Carolina Gold Rice Foundation (“CGRF”)
Bake-off Challenge

 

The CGRF Challenged Artisans to Bake a Rice Porridge Bread. But, in the spirit of reality shows, there was a catch: Nobody really knew how it was traditionally supposed to be baked.

Early in November 2016, the Carolina Gold Rice Foundation presented a unique bread baking challenge: bake the once ubiquitous Southern rice porridge bread. There are plenty of historical records so they knew generally what went into the bread but not exactly how to go about concocting it in true Southern fashion. They were still in the dark about how to combine the ingredients, shape the bread, and even at what temperature to bake it. That meant its intended taste and texture was all up for interpretation by the bakers, too.

Rice Middlins Bread was once the most pervasive form of bread in the colonial era in the South, virtually disappearing in the early 1920s. Together with Executive Chef Michael Carmel and the Culinary Institute of Charleston, the CGRF assembled a packed house of bakers, millers, farmers, and culinary professionals eagerly waiting to taste and evaluate over a dozen different breads.

But not just any breads. Glenn Roberts, CGRF board member and proprietor of Anson Mills in Columbia, SC, had curated the roster. Impressive regional breads were included from all over the country. The baker’s dozen of contributors:

Dan Barber and Charlotte Douglas Blue Hill at Stone Barns — Pocantico Hills, NY

David Bauer Farm & Sparrow — Candler, NC

Chris and Marco Bianco Pane Bianco — Phoenix, AZ

Justin Cherry and Sean Brock McCrady's — Charleston, SC

Graison Gill Bellegarde Bakery — New Orleans, LA

Henry Jones Butcher & Bee — Charleston, SC

Thom Leonard Independent Baking — Athens, GA

Travis Lett and Greg Blanc Gjusta — Los Angeles, CA

Scott Mangold Breadfarm — Edison, WA

Alex Phaneuf Lodge Bread — Los Angeles, CA

Chad Robertson The Manufactory — San Francisco, CA

Joe Shea and Chris Wilkins Root Baking Company —
Johns Island, SC

Lionel Vatinet La Farm Bakery — Cary, NC


GROUPING BREADS

Wine tastings proceed from white to red, and art exhibits are organized by styles or themes. We faced a similar task: how to organize the breads into tasting flights.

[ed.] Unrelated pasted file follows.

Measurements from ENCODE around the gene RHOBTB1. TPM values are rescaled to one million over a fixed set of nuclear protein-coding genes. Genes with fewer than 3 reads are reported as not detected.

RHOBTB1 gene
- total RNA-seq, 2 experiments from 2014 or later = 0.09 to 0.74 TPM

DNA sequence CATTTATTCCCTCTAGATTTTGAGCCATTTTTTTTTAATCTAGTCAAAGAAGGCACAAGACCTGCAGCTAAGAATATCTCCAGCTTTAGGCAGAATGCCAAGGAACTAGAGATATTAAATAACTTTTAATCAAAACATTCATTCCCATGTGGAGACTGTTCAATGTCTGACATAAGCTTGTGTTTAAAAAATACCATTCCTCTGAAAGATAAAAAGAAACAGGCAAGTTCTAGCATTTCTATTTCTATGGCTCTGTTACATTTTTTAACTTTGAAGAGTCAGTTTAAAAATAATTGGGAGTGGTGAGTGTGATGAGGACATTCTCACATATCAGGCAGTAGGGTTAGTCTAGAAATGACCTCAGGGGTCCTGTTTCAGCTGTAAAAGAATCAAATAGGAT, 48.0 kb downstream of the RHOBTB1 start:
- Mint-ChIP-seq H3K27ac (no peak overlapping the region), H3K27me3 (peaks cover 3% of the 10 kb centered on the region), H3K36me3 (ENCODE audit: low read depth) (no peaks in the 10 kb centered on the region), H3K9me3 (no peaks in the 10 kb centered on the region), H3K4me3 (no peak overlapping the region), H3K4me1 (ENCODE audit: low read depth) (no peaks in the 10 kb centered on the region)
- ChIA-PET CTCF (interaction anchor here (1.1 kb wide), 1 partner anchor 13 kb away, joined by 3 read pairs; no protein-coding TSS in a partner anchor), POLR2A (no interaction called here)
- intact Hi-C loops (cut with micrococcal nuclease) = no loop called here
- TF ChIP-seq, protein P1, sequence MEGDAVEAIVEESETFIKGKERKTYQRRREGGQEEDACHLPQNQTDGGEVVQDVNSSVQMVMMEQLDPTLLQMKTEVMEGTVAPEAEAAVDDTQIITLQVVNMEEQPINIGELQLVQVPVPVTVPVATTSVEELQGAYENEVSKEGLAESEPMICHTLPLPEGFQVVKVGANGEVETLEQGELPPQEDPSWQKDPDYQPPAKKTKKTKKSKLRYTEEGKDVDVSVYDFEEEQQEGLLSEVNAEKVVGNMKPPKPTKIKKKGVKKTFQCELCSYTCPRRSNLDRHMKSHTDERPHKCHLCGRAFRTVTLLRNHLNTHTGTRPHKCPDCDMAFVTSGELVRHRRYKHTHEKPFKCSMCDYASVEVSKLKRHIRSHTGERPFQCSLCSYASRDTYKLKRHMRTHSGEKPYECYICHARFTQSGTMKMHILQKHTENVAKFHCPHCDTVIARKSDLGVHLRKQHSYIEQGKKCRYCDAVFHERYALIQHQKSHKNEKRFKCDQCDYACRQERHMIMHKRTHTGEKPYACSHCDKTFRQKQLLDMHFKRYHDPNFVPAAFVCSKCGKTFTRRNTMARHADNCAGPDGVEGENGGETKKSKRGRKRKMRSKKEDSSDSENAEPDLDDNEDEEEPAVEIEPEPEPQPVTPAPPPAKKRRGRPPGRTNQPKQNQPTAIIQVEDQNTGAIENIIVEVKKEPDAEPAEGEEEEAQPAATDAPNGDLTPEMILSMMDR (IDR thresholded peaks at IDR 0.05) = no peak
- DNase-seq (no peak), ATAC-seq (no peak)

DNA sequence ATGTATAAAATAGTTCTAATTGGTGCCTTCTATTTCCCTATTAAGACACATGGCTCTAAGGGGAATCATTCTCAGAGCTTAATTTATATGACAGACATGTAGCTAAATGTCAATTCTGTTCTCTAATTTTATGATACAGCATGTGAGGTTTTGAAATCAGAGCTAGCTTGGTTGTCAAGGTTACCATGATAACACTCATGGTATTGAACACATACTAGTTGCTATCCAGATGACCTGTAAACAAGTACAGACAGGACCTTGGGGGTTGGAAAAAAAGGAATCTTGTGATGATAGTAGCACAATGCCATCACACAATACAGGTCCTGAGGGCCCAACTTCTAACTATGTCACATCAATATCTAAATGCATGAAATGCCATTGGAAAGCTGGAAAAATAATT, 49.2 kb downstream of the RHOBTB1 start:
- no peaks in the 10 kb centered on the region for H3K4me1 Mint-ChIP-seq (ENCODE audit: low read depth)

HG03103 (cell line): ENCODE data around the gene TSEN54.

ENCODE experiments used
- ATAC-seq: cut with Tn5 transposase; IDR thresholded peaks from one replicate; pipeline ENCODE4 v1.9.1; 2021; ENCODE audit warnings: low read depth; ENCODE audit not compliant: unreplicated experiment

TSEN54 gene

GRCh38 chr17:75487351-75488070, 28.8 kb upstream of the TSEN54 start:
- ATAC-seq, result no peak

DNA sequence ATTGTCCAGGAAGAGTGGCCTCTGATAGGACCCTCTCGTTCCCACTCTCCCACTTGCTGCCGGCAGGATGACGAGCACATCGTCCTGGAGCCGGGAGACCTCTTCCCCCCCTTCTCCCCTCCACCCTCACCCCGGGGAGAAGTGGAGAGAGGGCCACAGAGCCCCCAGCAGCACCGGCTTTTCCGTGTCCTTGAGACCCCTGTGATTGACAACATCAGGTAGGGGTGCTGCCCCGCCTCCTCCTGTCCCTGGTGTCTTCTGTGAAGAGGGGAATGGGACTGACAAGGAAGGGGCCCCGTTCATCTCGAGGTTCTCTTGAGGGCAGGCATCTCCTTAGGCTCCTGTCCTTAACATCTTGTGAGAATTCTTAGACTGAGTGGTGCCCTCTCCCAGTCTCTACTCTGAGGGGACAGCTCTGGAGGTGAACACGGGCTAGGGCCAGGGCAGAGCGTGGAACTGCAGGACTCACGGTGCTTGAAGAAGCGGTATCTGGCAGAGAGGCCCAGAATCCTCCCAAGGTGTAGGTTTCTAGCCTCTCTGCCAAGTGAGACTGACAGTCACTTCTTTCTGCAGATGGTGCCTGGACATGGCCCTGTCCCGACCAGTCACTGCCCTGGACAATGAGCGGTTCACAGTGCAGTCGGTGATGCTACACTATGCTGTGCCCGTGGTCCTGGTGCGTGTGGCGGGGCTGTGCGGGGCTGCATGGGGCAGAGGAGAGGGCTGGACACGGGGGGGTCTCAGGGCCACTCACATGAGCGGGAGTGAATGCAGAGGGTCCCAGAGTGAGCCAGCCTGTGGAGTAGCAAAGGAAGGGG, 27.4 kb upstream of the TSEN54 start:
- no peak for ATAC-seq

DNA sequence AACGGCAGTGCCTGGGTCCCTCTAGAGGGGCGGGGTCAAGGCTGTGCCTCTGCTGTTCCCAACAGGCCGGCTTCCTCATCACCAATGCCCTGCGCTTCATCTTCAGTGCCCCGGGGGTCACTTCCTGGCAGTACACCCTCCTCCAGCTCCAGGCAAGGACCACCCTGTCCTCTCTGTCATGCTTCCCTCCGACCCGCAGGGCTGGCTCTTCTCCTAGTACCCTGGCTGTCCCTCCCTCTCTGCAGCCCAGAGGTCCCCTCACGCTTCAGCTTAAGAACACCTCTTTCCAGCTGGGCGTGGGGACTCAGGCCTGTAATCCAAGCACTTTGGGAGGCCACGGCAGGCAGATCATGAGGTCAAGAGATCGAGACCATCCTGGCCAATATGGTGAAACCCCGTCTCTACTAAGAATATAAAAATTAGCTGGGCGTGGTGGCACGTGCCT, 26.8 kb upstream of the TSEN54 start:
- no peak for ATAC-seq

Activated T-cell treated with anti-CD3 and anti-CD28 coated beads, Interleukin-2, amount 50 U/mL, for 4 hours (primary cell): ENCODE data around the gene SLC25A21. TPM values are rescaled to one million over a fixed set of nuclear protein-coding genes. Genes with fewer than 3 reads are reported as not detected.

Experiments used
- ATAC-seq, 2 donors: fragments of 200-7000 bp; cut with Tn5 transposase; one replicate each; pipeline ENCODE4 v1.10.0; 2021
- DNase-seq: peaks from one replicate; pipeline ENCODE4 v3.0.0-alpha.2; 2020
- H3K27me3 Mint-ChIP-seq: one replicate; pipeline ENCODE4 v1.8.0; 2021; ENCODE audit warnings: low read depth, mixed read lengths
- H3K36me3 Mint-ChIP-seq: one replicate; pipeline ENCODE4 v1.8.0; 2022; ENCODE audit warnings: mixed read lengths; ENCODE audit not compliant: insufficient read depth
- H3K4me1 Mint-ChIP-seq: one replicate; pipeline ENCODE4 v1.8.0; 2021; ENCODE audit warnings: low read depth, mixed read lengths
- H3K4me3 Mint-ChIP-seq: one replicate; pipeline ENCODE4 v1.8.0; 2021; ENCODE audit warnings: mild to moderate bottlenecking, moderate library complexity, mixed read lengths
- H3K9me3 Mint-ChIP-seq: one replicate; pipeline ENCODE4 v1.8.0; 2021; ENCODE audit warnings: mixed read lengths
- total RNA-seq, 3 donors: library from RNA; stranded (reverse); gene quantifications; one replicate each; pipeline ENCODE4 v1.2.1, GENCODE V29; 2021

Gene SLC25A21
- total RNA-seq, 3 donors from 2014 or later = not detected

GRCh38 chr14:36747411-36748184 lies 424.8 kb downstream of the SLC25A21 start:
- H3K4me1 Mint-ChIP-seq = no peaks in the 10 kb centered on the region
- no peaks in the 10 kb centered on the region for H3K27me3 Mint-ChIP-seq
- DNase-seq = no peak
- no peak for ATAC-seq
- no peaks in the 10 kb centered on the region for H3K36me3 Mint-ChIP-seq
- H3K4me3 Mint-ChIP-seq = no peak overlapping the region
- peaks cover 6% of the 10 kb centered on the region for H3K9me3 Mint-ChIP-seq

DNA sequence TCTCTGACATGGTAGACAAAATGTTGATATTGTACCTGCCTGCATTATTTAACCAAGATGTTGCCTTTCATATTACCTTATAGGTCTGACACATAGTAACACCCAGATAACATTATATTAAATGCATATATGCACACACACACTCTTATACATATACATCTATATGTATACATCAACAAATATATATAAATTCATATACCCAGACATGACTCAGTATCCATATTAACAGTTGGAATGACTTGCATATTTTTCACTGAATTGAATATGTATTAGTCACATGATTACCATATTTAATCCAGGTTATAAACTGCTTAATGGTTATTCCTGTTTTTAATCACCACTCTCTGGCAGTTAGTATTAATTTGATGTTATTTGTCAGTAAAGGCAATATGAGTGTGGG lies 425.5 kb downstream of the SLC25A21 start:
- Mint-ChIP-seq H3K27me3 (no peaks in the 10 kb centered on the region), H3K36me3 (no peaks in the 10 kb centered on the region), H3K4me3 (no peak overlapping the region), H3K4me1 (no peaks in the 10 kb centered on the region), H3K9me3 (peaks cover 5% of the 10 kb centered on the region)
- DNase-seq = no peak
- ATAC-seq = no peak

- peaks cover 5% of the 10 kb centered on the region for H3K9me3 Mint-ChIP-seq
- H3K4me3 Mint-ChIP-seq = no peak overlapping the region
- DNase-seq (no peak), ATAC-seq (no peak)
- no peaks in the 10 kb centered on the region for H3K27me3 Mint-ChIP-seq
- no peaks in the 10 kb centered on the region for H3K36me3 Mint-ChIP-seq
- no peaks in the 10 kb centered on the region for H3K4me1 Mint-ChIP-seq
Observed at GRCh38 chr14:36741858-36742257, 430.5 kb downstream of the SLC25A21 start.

Then there was the problem of regional palate preferences. The two or three samples in each flight had to be similar enough in other ways — like texture — so that tasters could concentrate on flavors and not show favoritism to the texture they preferred.

Broadly stated, the Southern palate tends toward softer baked goods, like buttermilk biscuits, sponge cakes, and spoonbreads. To a palate raised on foods like those, the chewier breads of New York City or the Pacific Northwest take some getting used to. If you’re not careful, palate preference can trick a taster into liking one sample over another, and then giving it a more favorable rating during the evaluation.

It was a extensive tasting and sorting challenge. In the end, there were five flights, each with two or three breads. Each group demonstrated one key sensory attribute of bread, such as bitterness of crust, firmness of bite, length of chew, and overall grain flavor intensity.

Mise en place for the tasting seminar included (clockwise from top) clearly numbered samples, written instructions for each stage, note taking materials, water, and (off-camera) a spit cup.

Mise en place for the tasting seminar included (clockwise from top) clearly numbered samples, written instructions for each stage, note taking materials, water, and (off-camera) a spit cup.

If tasters knew whose breads they were evaluating, that knowledge could sway their perceptions. To avoid any subconscious bias, the bread samples were not identified during the tastings.

FLAVOR MEMORIES